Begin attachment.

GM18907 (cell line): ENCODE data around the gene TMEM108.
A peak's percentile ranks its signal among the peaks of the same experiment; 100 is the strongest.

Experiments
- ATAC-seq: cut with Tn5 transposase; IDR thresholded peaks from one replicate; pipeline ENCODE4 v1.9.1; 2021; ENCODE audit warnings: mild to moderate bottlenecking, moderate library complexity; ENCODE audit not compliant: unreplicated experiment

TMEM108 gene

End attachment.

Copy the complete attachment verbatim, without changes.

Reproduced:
GM18907 (cell line): ENCODE data around the gene TMEM108.
A peak's percentile ranks its signal among the peaks of the same experiment; 100 is the strongest.

Experiments
- ATAC-seq: cut with Tn5 transposase; IDR thresholded peaks from one replicate; pipeline ENCODE4 v1.9.1; 2021; ENCODE audit warnings: mild to moderate bottlenecking, moderate library complexity; ENCODE audit not compliant: unreplicated experiment

TMEM108 gene